Every year, I would change my own rules. In Year 3 (2009) of my weekly series, I did a group of quilts based on heirloom sewing and fabric manipulation. This has become one of the things I most enjoy. I made a quilt with 44 different fabric manipulation techniques in it. That quilt was the inspiration for my DVD “Heirloom Sewing Techniques for Today’s Quilter.” I do these techniques by both hand and machine, and I now have a plastic template for people who want to do the heirloom Canadian smocking techniques.

Another thing I am known for is for lighting up my quilts. In 2010,  the very first “Technique of the Week” weekly quilt went viral . . . I used conductive thread in a quilt. Conductive thread  conducts electricity like wire. I made a bunch of quilts that are inspired by underwater life, as lots of creatures under the sea have a natural bioluminescence. No one was lighting up quilts at the time, and even now, it’s not for everyone, but I feel like I have been there from the early days of the technology. Now there are computer chips to program your lights that can be programmed from your cell phone. I started selling Light Up kits on my website and I’m now the quilting world’s eTextile expert, I guess!


“Geschwindigkeit (Speed)” Judge’s Choice - Mancuso Quiltfest Destination Savannah 2014

“Geschwindigkeit (Speed)”
Judge’s Choice – Mancuso Quiltfest Destination Savannah 2014

A couple of years ago I drew a skull and crossed thread-and-needle design while on a phone call at work. I loved it so much, I turned the design into a t-shirt. Next thing you know, my friends all wanted one. My husband had been out of work for over a year and I realized that there was money to be made, so a new side business was born. With the last $300 in our savings, we started selling shirts, and reinvested our profits back into the business. We developed other designs for shirts, patches, mugs, stickers, sweatshirts and much more. These are now available to quilt shops through distributors, launching with Checker in early 2015. Since I work for a distributor in comics, it’s a bit full-circle. This income and my quilting teaching income supplemented my full time income until my husband returned to work in 2014. All of my products are available through my online store at  http://shop.muppin.com.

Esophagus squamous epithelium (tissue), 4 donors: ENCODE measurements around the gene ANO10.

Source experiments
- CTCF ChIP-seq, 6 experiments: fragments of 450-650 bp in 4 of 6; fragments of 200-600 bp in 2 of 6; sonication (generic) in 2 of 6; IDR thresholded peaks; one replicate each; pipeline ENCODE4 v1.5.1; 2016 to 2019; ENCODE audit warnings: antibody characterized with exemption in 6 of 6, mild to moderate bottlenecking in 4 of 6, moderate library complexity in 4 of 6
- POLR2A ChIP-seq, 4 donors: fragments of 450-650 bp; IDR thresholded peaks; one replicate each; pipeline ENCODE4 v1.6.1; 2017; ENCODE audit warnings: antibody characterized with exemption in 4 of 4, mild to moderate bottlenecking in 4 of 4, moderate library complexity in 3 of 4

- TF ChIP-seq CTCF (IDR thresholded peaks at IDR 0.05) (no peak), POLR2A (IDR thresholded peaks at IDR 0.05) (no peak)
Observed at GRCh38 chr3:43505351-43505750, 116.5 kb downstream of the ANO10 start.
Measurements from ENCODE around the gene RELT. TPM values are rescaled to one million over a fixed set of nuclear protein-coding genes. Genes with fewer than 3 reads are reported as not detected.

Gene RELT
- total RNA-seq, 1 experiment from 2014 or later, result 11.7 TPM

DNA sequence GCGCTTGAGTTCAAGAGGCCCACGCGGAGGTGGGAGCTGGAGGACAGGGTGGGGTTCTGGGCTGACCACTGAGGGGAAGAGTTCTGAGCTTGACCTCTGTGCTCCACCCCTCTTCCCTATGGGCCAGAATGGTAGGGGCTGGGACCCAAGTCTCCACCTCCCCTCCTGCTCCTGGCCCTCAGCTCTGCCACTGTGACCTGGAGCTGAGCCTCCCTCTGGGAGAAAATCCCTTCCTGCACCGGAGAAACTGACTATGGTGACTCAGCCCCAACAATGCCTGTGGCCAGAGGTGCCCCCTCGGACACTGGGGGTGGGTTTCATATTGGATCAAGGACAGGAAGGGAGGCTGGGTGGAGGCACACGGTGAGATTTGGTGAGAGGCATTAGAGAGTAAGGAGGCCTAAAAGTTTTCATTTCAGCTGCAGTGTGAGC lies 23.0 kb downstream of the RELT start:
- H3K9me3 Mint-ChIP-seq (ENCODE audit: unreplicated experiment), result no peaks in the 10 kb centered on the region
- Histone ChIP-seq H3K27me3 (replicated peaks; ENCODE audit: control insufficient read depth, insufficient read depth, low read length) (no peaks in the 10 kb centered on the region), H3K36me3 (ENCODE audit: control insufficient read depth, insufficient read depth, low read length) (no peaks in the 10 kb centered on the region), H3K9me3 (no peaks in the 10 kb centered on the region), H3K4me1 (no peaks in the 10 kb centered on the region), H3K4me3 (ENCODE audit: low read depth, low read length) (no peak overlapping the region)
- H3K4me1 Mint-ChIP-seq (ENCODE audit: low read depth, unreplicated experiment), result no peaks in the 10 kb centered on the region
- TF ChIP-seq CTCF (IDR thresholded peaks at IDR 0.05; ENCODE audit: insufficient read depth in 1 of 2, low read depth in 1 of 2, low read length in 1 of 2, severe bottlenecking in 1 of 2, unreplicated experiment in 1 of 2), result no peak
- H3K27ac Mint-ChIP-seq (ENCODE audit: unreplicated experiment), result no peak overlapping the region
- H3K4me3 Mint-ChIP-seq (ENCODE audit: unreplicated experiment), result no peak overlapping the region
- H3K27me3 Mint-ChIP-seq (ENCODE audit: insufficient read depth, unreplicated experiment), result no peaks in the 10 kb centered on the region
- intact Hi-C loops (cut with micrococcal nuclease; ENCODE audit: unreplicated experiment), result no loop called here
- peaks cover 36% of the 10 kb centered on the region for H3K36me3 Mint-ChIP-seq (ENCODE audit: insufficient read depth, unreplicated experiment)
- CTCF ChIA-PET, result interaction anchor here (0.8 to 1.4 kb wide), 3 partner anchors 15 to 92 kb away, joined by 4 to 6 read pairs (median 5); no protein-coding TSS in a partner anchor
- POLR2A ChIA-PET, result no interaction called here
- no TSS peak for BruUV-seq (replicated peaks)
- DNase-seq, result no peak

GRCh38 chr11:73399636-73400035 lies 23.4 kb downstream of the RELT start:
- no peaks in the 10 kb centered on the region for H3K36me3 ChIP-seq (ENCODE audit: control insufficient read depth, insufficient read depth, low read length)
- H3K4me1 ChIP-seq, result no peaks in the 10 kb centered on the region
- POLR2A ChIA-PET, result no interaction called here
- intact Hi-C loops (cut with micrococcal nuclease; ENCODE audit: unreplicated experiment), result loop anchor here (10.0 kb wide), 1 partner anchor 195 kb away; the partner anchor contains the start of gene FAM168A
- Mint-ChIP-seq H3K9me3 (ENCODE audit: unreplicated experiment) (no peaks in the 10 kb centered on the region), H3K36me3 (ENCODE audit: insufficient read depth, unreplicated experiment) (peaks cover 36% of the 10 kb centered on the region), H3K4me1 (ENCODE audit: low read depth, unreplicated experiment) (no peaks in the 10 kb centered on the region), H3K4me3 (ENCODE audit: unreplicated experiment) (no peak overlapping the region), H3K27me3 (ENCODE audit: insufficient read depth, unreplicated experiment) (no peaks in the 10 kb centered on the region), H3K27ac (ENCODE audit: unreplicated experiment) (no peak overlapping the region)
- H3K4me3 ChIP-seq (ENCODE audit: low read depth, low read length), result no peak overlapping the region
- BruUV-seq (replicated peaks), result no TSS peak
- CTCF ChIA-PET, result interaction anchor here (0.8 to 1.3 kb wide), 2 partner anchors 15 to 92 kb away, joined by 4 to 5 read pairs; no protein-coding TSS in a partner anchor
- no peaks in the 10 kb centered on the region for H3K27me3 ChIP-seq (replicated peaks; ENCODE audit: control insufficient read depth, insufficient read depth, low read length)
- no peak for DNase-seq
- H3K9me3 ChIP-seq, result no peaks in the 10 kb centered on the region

As an extension of what I do for the comic book industry, I started giving people advice on their art businesses. Early in 2015 my friend Lynn and I did a recorded webinar about how to launch an art business. I have since written, taught, and lectured about business topics for quilt businesses on branding, time management, social media, and much more!